This post is part one of a two-part series about deploying a Flask app on an Amazon EC2 instance running Ubuntu. You can read part one here.

Enough.

It has gone too far.

This ends today.

### 1. Motivation

In the past, when setting up infrastructure or working with systems, I generally neglected the management of users and groups on the system I was administering. If I ran into a permissions error when trying to access a file (usually a log file), I would chmod away, like a Viking en route to Valhalla, until the file would yield. If I ran into a permissions error while running a command, a hearty sudo !! has generally done the trick. These are the hacks of someone overextended and in a hurry, not someone calm and in control. Solutions like these are withdrawals against the account of technical debt, and are not appropriate for the serious and precise builders of things of consequence.

I’ve spent the past few weeks piecing together a little side project, thena.io. It’s a system which combines a conventional Flask app with a Chrome extension, to (in theory) learns your interests by finding patterns in your Wikipedia browsing. Version 0.1 of the project was building an MVP extension and app, and deploying it on AWS OpsWorks. The purpose of the 0.1 exercise was to erect a system with the fewest possible files and dependencies, to know the location of every project file, to understand the purpose of every line.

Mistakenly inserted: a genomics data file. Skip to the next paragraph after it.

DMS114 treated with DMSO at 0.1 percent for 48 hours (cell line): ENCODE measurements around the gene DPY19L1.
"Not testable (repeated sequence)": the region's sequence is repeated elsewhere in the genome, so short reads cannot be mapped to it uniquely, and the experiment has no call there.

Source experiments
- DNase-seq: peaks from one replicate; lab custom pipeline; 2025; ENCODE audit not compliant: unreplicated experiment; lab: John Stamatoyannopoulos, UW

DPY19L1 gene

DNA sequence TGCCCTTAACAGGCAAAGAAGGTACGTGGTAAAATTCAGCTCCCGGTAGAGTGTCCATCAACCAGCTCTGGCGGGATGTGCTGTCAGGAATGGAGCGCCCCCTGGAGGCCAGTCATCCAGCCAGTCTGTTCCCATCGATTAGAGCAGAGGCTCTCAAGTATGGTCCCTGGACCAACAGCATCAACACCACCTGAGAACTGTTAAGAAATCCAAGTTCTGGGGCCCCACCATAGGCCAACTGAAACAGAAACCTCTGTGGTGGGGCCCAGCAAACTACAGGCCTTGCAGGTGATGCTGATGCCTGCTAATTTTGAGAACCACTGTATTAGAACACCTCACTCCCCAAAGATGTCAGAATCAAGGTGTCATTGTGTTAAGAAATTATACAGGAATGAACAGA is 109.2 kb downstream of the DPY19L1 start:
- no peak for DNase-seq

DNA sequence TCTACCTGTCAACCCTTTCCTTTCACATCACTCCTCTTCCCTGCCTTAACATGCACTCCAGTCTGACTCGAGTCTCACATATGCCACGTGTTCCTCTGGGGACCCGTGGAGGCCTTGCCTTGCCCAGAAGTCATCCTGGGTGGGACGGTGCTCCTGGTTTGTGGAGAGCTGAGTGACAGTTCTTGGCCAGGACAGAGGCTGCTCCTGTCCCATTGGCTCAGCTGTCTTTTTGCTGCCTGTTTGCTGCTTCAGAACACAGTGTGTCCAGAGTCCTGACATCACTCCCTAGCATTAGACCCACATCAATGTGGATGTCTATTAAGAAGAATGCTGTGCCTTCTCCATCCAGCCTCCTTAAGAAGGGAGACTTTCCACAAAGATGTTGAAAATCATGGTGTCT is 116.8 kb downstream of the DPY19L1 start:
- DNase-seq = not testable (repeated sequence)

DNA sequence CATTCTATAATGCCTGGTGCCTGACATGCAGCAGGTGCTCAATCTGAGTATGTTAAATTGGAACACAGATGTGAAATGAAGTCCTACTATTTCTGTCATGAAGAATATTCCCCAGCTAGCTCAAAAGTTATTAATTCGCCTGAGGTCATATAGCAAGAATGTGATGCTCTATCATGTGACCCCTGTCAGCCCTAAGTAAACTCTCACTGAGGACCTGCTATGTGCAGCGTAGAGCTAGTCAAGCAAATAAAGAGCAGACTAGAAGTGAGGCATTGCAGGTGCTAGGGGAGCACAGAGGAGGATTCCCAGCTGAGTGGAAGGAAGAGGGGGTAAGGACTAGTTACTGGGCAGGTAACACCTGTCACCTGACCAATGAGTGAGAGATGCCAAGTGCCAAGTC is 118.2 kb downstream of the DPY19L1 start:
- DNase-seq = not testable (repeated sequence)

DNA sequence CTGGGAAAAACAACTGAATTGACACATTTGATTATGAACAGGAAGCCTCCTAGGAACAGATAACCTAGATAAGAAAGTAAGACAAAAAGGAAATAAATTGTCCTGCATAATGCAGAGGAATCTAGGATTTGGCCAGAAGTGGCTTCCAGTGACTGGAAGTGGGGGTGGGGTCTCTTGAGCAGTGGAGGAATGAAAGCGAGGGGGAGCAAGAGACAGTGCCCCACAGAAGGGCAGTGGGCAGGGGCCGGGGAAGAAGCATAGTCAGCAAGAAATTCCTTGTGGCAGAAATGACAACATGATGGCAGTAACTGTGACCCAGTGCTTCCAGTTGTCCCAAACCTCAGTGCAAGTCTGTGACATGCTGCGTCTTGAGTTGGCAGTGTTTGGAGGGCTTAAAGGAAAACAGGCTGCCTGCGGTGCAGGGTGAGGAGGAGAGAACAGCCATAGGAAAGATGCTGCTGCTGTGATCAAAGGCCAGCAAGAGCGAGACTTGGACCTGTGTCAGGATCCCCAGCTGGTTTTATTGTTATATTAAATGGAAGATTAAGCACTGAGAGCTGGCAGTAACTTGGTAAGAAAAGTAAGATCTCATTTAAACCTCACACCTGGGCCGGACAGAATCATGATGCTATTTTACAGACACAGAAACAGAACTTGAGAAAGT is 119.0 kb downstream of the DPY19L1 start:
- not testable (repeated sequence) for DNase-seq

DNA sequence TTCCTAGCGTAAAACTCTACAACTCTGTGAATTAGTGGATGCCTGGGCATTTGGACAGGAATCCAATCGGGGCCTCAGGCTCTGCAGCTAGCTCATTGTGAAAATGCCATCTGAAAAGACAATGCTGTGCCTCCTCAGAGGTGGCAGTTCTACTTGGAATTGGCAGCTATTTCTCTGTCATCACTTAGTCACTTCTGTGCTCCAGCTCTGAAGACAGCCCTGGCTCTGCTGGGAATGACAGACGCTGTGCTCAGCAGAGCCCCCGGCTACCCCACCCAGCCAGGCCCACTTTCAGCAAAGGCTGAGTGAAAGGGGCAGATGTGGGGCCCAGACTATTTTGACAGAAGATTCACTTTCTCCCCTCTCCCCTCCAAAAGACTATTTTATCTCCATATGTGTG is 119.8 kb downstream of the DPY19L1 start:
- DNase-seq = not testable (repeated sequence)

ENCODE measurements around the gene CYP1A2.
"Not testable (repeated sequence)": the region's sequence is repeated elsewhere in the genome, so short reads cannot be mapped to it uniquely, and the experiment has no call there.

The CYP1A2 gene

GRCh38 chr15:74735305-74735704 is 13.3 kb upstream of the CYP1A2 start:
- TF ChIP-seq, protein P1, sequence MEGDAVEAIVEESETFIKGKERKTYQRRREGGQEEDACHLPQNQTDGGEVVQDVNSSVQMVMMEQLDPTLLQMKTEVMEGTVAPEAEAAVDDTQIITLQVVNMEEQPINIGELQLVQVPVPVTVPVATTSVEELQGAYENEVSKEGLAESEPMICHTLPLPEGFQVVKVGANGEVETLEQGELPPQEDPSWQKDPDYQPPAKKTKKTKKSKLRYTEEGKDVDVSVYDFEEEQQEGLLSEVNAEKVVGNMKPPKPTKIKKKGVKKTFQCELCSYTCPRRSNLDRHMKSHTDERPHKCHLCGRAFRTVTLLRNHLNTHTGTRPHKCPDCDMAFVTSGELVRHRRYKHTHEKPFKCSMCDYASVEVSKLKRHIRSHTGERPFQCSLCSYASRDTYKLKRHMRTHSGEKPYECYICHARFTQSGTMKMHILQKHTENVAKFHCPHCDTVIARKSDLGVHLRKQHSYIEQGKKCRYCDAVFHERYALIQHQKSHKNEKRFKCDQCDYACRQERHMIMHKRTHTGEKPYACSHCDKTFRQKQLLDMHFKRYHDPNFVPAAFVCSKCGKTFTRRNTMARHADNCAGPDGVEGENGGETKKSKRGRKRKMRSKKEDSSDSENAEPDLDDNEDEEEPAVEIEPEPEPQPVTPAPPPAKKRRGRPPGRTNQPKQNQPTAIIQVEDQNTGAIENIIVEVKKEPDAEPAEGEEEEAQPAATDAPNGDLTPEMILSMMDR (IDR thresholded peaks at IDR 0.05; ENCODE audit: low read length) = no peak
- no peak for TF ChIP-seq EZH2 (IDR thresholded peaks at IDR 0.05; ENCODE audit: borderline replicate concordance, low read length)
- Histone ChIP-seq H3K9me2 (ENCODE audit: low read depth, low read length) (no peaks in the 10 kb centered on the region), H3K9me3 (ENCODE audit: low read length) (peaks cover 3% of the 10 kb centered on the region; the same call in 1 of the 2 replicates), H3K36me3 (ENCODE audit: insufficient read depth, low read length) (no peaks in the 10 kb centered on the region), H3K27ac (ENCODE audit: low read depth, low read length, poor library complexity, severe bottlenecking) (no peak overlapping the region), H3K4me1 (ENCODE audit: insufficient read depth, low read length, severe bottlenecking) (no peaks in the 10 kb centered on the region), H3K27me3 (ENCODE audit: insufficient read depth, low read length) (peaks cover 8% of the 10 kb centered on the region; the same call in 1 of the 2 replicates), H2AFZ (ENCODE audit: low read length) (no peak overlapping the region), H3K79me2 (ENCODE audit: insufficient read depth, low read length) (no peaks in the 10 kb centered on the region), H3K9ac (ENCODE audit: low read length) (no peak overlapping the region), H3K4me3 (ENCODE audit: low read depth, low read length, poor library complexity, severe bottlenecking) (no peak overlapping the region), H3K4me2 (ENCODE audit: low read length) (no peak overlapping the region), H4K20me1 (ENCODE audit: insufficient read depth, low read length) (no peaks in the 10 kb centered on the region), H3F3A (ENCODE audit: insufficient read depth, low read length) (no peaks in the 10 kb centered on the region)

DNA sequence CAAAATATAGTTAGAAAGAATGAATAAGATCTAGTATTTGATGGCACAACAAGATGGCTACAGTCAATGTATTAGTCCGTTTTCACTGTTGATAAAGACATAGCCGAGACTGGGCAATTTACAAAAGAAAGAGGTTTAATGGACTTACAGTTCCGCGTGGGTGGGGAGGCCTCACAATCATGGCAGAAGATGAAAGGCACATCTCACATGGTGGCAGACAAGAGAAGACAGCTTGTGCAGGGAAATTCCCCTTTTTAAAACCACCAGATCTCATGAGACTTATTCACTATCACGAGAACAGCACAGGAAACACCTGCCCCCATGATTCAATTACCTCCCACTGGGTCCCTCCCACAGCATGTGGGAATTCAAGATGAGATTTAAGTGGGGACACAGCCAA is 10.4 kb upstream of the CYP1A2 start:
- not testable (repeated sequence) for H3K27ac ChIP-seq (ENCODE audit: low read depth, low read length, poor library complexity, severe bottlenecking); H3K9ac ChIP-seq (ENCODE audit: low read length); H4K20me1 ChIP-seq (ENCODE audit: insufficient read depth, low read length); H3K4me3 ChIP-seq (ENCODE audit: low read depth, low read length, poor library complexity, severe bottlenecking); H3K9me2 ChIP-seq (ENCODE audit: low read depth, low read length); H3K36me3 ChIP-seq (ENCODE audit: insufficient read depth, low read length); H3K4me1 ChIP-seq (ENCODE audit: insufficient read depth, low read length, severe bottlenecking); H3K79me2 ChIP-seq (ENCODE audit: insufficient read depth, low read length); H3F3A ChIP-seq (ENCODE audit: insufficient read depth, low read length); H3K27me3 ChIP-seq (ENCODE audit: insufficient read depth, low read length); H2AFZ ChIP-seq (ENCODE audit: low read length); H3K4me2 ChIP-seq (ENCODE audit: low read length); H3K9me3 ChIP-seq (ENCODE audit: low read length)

Version 0.1 went up, and it was time to begin 0.2. If 0.1 was about understanding the minimum, 0.2 was about doing infrastructure properly. OpsWorks provides (easy) integration with Chef, the popular infrastructure management tool. I had worked with Chef at a past company, but having at one point been explicitly discouraged from “spending too much time reading documentation” and instead advised to keep hacking things together until they worked, my exposure had been mostly glueing together new recipes by mimicking the structure of what already existed.

I believe very strongly in building methodically on solid foundations. Now that Thena 0.1 was out the door, it was time to stop, breathe, and learn how to properly configure a system.